race and racism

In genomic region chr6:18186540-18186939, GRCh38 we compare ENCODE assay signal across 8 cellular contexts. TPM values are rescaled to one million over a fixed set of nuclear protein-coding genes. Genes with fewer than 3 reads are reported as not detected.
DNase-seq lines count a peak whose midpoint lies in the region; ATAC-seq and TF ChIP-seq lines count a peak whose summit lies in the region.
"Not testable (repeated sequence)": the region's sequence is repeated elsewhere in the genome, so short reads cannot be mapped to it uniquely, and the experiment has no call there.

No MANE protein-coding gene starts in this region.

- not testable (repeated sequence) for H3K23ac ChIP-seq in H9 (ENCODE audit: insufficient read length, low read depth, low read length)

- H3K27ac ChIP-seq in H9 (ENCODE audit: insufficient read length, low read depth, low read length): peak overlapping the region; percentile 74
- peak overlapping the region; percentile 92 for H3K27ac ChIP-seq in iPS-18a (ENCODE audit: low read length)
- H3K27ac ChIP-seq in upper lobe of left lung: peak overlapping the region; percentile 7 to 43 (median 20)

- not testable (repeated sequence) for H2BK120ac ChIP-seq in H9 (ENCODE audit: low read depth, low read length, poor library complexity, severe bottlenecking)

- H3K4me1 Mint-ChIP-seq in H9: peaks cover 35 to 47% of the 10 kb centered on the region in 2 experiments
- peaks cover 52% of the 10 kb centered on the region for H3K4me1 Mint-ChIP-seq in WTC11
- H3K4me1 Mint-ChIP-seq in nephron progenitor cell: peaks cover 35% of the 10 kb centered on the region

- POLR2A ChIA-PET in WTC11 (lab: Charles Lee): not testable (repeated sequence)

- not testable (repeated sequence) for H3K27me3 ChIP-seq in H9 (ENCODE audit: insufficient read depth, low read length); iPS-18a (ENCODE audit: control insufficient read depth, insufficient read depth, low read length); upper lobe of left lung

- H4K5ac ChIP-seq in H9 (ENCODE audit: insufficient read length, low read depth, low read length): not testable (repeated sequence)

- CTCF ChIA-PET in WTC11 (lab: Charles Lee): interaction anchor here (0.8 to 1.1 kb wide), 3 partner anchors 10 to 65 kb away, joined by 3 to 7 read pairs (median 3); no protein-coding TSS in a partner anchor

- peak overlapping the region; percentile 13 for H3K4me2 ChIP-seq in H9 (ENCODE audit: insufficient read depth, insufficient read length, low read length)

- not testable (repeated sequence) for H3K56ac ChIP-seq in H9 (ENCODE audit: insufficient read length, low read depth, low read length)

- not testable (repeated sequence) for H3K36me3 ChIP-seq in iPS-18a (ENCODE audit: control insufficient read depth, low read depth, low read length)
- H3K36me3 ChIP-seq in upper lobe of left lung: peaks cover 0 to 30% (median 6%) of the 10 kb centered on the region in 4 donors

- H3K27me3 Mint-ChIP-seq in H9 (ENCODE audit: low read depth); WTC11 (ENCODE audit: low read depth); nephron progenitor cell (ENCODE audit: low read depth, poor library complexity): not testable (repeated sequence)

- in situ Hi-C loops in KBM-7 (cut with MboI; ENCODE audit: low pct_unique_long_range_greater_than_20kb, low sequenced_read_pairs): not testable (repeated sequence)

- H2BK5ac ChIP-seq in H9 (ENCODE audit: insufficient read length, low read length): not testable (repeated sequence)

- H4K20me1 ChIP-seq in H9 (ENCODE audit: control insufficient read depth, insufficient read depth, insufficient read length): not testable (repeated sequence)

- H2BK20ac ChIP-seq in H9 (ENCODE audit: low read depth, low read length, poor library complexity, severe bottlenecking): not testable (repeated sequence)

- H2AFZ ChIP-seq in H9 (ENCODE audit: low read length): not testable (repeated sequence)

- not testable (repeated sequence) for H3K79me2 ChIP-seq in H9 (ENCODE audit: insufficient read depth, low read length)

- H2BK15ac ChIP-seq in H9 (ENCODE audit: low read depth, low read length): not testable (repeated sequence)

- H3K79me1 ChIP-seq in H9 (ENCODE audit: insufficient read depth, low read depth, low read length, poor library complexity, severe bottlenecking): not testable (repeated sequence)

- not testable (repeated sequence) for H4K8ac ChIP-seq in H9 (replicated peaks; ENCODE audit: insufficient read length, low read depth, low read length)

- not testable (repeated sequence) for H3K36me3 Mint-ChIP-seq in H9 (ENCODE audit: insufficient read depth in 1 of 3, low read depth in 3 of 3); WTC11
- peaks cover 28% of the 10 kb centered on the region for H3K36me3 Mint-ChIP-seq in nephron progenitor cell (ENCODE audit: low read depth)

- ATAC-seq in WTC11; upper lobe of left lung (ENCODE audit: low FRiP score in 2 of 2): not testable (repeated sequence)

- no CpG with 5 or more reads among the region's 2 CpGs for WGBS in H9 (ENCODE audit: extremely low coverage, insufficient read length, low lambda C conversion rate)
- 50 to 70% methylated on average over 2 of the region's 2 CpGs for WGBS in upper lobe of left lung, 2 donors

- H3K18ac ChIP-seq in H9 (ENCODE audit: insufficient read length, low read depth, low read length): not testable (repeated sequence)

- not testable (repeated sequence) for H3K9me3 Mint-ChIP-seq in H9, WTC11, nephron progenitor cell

At least 15 million Roma live around the world. This diasporic population, which originated in North India more than a thousand years ago, has faced discrimination and oppression in multiple forms across time and place, including slavery in Romania for 500 years, genocide and ethnic cleansing during the Porajmos (Romani Holocaust), and ongoing, systemic oppression and neglect in every place Roma live, from the United States to Europe, Australia and Brazil to Russia. Against this background, the recognition and inclusion of Roma is critical. A worldwide movement has been working to increase the visibility and influence of Roma art, music, dance, culture, history, activism, and resilience. Anthropologist, activist, performer, and folklorist Carol Silverman has been an active member of this movement for decades. This roundtable centers on Roma rights and recognition, truth and responsibility, by celebrating the work of Carol Silverman, who is retiring after 40 years at the University of Oregon. Carol Silverman (who is not Romani) exemplifies what it means to bear witness, take action, and be held accountable to the truths we write and perform as anthropologists. Focusing on Bulgaria and Macedonia as well as on Balkan Romani migrants to North America and Western Europe, Silverman has investigated the relationship among politics, ethnicity, ritual, music, and gender. More specifically, she has explored the phenomenon of “Gypsy” music in relation to issues of appropriation, representation, and the negotiation of identities in the world music market. A true public scholar, in addition to dozens of academic book chapters and articles, she has also designed exhibits and written op-eds, festival booklets, and websites, liner notes for recordings, and documentary photographs. Her first book Romani Routes: Cultural Politics and Balkan Music in Diaspora (2012) came with an extensive accompanying website with video and audio clips. Her second book, Ivo Papasov’s Balkanology (2021), highlights the ways in which Romani musicians in Bulgaria resisted the communist state’s prohibition against Romani music and fashioned a genre that became a youth movement in Bulgaria and a world music phenomenon. As a performer, she has given over 300 concerts, workshops, lectures and demonstrations on Balkan, including Romani, folk music and its cultural context. Silverman also serves on the board of the US NGO Voice of Roma, with which she has crafted annual public culture programs. Participants in this roundtable include a diverse representation of Carol’s many students and collaborators, who are performers, artists, activists, and scholars in their own right. Participants will address the goals of equity, diversity, inclusion, and power in their respective fields, and through the lens of civil society, music, performance, politics, and art, while also recognizing the extraordinary work and influence of Carol Silverman.